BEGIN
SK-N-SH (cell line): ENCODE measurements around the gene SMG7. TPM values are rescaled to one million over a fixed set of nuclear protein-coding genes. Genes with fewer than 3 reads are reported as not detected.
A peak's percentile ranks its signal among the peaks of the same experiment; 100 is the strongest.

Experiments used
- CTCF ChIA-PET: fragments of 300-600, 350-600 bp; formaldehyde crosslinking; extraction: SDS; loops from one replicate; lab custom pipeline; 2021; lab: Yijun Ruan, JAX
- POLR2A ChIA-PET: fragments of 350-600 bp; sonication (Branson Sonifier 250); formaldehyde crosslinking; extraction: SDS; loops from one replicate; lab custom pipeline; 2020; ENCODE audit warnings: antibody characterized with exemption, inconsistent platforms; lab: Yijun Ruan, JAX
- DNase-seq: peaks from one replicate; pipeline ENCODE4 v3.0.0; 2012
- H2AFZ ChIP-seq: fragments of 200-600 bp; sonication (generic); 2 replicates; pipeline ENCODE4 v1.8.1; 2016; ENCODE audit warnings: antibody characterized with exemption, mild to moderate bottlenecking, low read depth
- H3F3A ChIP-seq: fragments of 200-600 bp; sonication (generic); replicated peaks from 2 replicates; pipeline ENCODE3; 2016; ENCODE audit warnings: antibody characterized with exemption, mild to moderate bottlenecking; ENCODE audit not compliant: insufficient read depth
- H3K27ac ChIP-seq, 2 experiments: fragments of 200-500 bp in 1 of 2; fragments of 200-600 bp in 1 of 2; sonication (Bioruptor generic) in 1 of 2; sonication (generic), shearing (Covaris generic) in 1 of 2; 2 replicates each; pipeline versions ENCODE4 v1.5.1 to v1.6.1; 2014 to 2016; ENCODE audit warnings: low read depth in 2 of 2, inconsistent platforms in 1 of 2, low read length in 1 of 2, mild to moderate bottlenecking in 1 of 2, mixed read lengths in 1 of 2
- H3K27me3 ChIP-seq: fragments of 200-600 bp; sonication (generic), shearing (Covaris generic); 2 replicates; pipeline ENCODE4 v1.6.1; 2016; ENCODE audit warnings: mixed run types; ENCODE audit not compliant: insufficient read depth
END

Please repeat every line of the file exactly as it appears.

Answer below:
SK-N-SH (cell line): ENCODE measurements around the gene SMG7. TPM values are rescaled to one million over a fixed set of nuclear protein-coding genes. Genes with fewer than 3 reads are reported as not detected.
A peak's percentile ranks its signal among the peaks of the same experiment; 100 is the strongest.

Experiments used
- CTCF ChIA-PET: fragments of 300-600, 350-600 bp; formaldehyde crosslinking; extraction: SDS; loops from one replicate; lab custom pipeline; 2021; lab: Yijun Ruan, JAX
- POLR2A ChIA-PET: fragments of 350-600 bp; sonication (Branson Sonifier 250); formaldehyde crosslinking; extraction: SDS; loops from one replicate; lab custom pipeline; 2020; ENCODE audit warnings: antibody characterized with exemption, inconsistent platforms; lab: Yijun Ruan, JAX
- DNase-seq: peaks from one replicate; pipeline ENCODE4 v3.0.0; 2012
- H2AFZ ChIP-seq: fragments of 200-600 bp; sonication (generic); 2 replicates; pipeline ENCODE4 v1.8.1; 2016; ENCODE audit warnings: antibody characterized with exemption, mild to moderate bottlenecking, low read depth
- H3F3A ChIP-seq: fragments of 200-600 bp; sonication (generic); replicated peaks from 2 replicates; pipeline ENCODE3; 2016; ENCODE audit warnings: antibody characterized with exemption, mild to moderate bottlenecking; ENCODE audit not compliant: insufficient read depth
- H3K27ac ChIP-seq, 2 experiments: fragments of 200-500 bp in 1 of 2; fragments of 200-600 bp in 1 of 2; sonication (Bioruptor generic) in 1 of 2; sonication (generic), shearing (Covaris generic) in 1 of 2; 2 replicates each; pipeline versions ENCODE4 v1.5.1 to v1.6.1; 2014 to 2016; ENCODE audit warnings: low read depth in 2 of 2, inconsistent platforms in 1 of 2, low read length in 1 of 2, mild to moderate bottlenecking in 1 of 2, mixed read lengths in 1 of 2
- H3K27me3 ChIP-seq: fragments of 200-600 bp; sonication (generic), shearing (Covaris generic); 2 replicates; pipeline ENCODE4 v1.6.1; 2016; ENCODE audit warnings: mixed run types; ENCODE audit not compliant: insufficient read depth